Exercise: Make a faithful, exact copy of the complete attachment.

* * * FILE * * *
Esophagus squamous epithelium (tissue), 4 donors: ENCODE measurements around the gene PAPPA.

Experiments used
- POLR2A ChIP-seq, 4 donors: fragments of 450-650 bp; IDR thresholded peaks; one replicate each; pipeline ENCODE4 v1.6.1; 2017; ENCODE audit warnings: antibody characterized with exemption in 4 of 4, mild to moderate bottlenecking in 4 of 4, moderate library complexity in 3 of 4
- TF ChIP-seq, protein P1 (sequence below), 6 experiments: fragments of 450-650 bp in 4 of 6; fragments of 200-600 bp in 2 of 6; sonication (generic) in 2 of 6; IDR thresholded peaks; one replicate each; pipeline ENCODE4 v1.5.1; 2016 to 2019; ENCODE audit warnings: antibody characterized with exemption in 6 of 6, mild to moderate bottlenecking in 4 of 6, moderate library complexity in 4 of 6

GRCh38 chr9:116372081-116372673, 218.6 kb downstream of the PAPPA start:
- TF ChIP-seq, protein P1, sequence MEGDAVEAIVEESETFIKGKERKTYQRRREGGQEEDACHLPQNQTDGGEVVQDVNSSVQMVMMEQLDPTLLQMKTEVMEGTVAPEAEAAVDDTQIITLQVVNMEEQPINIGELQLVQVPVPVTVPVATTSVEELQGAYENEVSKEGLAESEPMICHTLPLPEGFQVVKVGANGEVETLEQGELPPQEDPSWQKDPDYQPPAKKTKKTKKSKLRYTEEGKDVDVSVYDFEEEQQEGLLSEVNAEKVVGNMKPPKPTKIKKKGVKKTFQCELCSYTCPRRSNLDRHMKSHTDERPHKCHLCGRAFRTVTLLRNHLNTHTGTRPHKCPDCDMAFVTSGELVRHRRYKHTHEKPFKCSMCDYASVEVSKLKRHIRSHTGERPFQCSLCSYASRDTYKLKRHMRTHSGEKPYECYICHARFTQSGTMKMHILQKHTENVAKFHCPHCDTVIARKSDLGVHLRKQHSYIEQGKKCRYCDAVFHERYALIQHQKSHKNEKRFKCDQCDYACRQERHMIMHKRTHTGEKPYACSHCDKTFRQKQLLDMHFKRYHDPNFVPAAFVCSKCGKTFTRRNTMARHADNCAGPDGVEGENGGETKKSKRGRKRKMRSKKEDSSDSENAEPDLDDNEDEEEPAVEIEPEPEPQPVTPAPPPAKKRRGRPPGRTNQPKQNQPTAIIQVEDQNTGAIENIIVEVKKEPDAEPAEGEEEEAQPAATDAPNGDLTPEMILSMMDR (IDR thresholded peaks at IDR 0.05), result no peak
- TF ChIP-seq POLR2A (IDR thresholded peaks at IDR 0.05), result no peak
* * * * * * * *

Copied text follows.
Esophagus squamous epithelium (tissue), 4 donors: ENCODE measurements around the gene PAPPA.

Experiments used
- POLR2A ChIP-seq, 4 donors: fragments of 450-650 bp; IDR thresholded peaks; one replicate each; pipeline ENCODE4 v1.6.1; 2017; ENCODE audit warnings: antibody characterized with exemption in 4 of 4, mild to moderate bottlenecking in 4 of 4, moderate library complexity in 3 of 4
- TF ChIP-seq, protein P1 (sequence below), 6 experiments: fragments of 450-650 bp in 4 of 6; fragments of 200-600 bp in 2 of 6; sonication (generic) in 2 of 6; IDR thresholded peaks; one replicate each; pipeline ENCODE4 v1.5.1; 2016 to 2019; ENCODE audit warnings: antibody characterized with exemption in 6 of 6, mild to moderate bottlenecking in 4 of 6, moderate library complexity in 4 of 6

GRCh38 chr9:116372081-116372673, 218.6 kb downstream of the PAPPA start:
- TF ChIP-seq, protein P1, sequence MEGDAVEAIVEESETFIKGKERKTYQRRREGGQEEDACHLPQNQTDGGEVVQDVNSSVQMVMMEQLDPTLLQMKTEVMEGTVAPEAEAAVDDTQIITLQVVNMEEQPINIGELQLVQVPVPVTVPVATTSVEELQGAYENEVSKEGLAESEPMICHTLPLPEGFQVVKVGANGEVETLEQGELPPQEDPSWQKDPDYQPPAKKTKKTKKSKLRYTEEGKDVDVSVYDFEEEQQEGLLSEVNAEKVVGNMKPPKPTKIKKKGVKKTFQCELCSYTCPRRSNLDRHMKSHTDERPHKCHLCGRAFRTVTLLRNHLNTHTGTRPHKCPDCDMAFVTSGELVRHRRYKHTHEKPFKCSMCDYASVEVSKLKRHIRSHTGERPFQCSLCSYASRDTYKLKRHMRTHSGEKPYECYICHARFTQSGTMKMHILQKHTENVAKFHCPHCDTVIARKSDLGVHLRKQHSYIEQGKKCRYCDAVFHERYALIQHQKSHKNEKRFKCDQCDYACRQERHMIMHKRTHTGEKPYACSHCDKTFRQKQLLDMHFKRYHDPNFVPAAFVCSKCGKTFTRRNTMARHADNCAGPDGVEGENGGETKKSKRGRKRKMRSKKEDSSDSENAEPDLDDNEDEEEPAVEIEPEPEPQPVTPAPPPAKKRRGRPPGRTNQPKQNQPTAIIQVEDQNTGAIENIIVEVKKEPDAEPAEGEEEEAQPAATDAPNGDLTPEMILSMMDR (IDR thresholded peaks at IDR 0.05), result no peak
- TF ChIP-seq POLR2A (IDR thresholded peaks at IDR 0.05), result no peak